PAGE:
The sonar system seen in FIG. 3 is also capable of keeping the boat at a specified distance from the boat. The user can select how many feet they would like the boat to be away from an object and the GPS navigation system will keep the boat within that distance. This will be useful while fishing as the fisherman may want to stay away from an object to keep from chasing the fish away do to the fisherman's presents.

FIG. 4 diagram shows the display views of the sonar unit 25. Display view 8 shows a forward scan image of the boat 9 scanning the water up to 200 feet. An object 10 can be seen 100 feet away from the boat 11. This object is located 180 degrees in line with the head of the trolling motor unit compass 2. This display view may be used to select any direction of the trolling motor (forward, backward or left and right side scan). In any one of these views the compass 21 can provide the direction of an object in the water. The display may also provide multiple views with split view mode. Display view 13 shows a map style image of the lake and position of the boat 14 in relation to the objects 15, 16, 17, in the water. Because the compass 21 is connected to the sonar computer 19, the view of the map in relation to the boat will be true to the pointing position of the trolling motor head pointing direction. This is significant as the user may want to direct the boat to a previously stored waypoint or object and can do so by simply turning the trolling motor head into the direction of the object seen on the display. The sonar display has the option to reposition the boat's icon position or turn the complete display image so the pointing direction can be seen at the top of the display. This means the display will rotate in relation to the pointed position. Most sonars use a GPS generated compass heading that does not operate when the boat is standing still and the boat's or trolling motor's pointing position does not match the image on the screen. That is only one of the benefits of having a compass mounted in the trolling motor head and connected to the sonar GPS system.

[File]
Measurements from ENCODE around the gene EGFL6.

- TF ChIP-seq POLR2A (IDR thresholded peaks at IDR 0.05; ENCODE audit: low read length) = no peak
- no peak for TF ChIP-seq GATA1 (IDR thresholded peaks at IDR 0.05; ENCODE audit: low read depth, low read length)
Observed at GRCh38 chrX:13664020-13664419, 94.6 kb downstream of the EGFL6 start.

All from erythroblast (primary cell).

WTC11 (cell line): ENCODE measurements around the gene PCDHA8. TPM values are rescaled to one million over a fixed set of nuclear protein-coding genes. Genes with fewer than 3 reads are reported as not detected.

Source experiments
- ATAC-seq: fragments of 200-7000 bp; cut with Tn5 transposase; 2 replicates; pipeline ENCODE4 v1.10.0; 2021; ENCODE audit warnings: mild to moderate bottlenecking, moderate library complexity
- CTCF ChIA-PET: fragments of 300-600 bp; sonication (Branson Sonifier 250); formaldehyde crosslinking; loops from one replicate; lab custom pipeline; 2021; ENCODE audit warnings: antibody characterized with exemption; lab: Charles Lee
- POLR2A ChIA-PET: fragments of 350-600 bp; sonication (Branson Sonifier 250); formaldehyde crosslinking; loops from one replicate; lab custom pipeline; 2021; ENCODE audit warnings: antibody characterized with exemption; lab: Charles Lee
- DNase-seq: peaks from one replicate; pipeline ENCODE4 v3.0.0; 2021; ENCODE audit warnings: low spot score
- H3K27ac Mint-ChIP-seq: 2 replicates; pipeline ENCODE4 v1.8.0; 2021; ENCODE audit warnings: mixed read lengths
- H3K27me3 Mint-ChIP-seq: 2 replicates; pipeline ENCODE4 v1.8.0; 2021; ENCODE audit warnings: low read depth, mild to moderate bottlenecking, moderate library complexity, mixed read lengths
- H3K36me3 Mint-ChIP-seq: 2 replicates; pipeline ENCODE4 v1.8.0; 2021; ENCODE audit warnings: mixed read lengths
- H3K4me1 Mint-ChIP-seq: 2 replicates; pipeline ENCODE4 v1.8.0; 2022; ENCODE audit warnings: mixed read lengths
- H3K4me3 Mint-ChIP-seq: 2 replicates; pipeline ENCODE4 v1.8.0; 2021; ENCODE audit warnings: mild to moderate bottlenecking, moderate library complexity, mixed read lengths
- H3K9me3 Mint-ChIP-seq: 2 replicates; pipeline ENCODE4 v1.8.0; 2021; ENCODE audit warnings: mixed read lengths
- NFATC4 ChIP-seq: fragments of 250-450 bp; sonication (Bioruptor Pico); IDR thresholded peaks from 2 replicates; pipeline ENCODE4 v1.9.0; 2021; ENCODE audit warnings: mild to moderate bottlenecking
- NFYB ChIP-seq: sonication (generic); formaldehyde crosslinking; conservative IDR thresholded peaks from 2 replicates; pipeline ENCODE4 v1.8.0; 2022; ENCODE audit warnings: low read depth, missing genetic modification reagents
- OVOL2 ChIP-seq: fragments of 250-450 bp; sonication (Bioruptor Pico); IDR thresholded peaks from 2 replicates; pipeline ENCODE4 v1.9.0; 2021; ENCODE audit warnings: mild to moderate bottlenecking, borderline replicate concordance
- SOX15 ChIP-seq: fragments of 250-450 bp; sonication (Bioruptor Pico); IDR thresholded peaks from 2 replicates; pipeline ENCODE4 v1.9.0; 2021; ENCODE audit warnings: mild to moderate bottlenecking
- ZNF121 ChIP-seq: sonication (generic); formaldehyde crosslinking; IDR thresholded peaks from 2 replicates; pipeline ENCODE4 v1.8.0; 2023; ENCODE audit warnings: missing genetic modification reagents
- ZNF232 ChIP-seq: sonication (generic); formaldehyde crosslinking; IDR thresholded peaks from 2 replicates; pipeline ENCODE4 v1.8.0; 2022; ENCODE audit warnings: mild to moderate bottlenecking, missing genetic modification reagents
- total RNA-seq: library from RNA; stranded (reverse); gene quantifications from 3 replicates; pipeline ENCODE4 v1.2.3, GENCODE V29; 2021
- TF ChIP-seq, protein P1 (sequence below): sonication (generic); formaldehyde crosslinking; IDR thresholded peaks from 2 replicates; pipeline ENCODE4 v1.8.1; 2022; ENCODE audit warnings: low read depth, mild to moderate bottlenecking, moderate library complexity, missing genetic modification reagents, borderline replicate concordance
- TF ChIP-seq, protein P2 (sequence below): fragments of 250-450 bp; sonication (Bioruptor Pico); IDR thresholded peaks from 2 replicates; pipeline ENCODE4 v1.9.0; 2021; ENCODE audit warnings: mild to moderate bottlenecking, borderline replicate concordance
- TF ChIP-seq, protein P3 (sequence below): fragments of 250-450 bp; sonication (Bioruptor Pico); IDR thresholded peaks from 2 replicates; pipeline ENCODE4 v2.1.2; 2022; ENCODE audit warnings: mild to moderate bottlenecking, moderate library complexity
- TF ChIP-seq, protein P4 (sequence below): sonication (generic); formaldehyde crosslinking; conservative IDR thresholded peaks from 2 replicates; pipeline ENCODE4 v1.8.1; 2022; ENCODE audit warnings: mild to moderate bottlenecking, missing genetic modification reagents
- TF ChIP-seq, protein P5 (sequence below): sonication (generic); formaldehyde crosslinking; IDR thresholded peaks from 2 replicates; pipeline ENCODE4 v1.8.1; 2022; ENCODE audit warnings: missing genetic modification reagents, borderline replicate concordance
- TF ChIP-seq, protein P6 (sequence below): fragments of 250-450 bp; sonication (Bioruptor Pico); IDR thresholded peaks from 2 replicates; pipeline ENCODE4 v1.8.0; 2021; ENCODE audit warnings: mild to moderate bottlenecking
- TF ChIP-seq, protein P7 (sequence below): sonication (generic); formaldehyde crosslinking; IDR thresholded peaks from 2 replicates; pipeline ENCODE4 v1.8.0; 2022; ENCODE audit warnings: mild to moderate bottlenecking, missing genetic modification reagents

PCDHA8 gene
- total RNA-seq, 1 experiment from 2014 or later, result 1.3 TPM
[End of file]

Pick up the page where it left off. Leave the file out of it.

Sonar image 18 shows a 360 degree image of the bottom of the lake around the boat. This image is drawn by the sonar precisely spinning the transducer slowly around and creating an image. The compass heading can be used to set the turning speed of the transducer assembly by measuring the amount of movement in degrees over time. As the motor turns and the image is created, the compass heading and GPS position of the boat is stored allowing for object position selecting when the scan is complete.

While specific embodiments of the invention have been described in detail, it will be appreciated by those skilled in the art that various modifications and alternatives to those details could be developed in light of the overall teachings of the disclosure. Accordingly, the particular arrangements disclosed are meant to be illustrative only and not limiting as to the scope of the invention which is to be given the full breadth of the appended claims and any equivalent thereof.